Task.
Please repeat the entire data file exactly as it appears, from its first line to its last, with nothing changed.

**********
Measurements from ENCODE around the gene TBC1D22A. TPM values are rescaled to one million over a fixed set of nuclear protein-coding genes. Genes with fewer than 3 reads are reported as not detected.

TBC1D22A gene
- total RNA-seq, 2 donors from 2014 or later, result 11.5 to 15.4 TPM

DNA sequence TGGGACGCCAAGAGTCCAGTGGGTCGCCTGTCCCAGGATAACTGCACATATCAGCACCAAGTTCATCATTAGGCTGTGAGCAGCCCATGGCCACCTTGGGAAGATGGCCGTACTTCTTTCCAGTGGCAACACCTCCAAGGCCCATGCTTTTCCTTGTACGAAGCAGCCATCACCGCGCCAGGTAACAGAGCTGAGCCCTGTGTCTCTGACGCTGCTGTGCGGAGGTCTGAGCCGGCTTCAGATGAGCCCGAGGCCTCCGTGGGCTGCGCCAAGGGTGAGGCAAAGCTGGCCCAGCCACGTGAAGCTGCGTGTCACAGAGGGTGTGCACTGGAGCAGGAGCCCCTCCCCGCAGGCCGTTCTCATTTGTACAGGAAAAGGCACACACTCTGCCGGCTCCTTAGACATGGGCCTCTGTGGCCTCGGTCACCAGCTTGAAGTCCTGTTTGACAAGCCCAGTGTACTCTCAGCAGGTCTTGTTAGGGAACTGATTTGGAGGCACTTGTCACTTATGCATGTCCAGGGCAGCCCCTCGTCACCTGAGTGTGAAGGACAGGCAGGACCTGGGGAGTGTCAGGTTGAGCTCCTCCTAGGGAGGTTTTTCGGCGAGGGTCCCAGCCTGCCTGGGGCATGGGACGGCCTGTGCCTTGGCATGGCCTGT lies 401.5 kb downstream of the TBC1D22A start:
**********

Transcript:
Measurements from ENCODE around the gene TBC1D22A. TPM values are rescaled to one million over a fixed set of nuclear protein-coding genes. Genes with fewer than 3 reads are reported as not detected.

TBC1D22A gene
- total RNA-seq, 2 donors from 2014 or later, result 11.5 to 15.4 TPM

DNA sequence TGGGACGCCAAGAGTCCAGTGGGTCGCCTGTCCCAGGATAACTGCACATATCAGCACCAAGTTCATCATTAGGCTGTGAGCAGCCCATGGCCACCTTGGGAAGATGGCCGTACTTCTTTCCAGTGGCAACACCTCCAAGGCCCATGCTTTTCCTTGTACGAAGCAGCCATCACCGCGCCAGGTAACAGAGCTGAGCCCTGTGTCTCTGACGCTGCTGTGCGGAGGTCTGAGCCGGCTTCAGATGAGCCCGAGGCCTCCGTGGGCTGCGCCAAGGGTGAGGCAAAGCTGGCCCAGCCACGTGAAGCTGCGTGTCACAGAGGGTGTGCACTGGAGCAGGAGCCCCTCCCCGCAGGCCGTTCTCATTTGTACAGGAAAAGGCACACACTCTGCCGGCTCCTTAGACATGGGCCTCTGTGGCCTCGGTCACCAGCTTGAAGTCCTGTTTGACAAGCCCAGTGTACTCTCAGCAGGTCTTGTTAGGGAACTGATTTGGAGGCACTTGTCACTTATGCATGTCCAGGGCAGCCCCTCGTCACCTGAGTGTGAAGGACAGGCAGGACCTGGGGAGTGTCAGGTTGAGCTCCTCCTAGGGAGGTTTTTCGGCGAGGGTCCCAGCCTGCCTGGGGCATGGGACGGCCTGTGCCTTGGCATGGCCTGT lies 401.5 kb downstream of the TBC1D22A start: